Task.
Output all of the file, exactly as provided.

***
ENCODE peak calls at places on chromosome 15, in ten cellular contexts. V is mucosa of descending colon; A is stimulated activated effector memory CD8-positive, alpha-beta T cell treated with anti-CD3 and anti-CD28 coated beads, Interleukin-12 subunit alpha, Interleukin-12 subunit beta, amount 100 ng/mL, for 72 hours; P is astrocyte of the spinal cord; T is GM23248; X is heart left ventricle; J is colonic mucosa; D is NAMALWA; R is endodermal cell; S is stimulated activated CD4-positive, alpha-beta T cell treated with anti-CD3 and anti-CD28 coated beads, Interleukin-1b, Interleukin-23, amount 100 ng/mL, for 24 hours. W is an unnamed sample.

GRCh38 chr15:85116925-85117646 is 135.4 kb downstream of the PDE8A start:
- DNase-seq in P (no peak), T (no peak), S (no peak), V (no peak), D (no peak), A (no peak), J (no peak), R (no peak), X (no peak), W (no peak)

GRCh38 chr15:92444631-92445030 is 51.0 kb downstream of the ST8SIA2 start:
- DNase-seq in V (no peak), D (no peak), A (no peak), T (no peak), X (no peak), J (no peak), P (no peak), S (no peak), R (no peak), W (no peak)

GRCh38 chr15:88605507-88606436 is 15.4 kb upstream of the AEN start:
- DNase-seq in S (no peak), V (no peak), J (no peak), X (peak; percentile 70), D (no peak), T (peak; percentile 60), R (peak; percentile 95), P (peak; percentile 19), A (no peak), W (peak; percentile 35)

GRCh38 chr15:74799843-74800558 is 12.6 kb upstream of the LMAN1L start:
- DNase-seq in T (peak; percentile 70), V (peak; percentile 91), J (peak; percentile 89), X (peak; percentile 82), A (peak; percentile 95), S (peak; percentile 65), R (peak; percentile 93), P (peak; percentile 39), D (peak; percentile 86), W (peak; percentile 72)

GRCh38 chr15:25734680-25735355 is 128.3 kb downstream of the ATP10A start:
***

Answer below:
ENCODE peak calls at places on chromosome 15, in ten cellular contexts. V is mucosa of descending colon; A is stimulated activated effector memory CD8-positive, alpha-beta T cell treated with anti-CD3 and anti-CD28 coated beads, Interleukin-12 subunit alpha, Interleukin-12 subunit beta, amount 100 ng/mL, for 72 hours; P is astrocyte of the spinal cord; T is GM23248; X is heart left ventricle; J is colonic mucosa; D is NAMALWA; R is endodermal cell; S is stimulated activated CD4-positive, alpha-beta T cell treated with anti-CD3 and anti-CD28 coated beads, Interleukin-1b, Interleukin-23, amount 100 ng/mL, for 24 hours. W is an unnamed sample.

GRCh38 chr15:85116925-85117646 is 135.4 kb downstream of the PDE8A start:
- DNase-seq in P (no peak), T (no peak), S (no peak), V (no peak), D (no peak), A (no peak), J (no peak), R (no peak), X (no peak), W (no peak)

GRCh38 chr15:92444631-92445030 is 51.0 kb downstream of the ST8SIA2 start:
- DNase-seq in V (no peak), D (no peak), A (no peak), T (no peak), X (no peak), J (no peak), P (no peak), S (no peak), R (no peak), W (no peak)

GRCh38 chr15:88605507-88606436 is 15.4 kb upstream of the AEN start:
- DNase-seq in S (no peak), V (no peak), J (no peak), X (peak; percentile 70), D (no peak), T (peak; percentile 60), R (peak; percentile 95), P (peak; percentile 19), A (no peak), W (peak; percentile 35)

GRCh38 chr15:74799843-74800558 is 12.6 kb upstream of the LMAN1L start:
- DNase-seq in T (peak; percentile 70), V (peak; percentile 91), J (peak; percentile 89), X (peak; percentile 82), A (peak; percentile 95), S (peak; percentile 65), R (peak; percentile 93), P (peak; percentile 39), D (peak; percentile 86), W (peak; percentile 72)

GRCh38 chr15:25734680-25735355 is 128.3 kb downstream of the ATP10A start: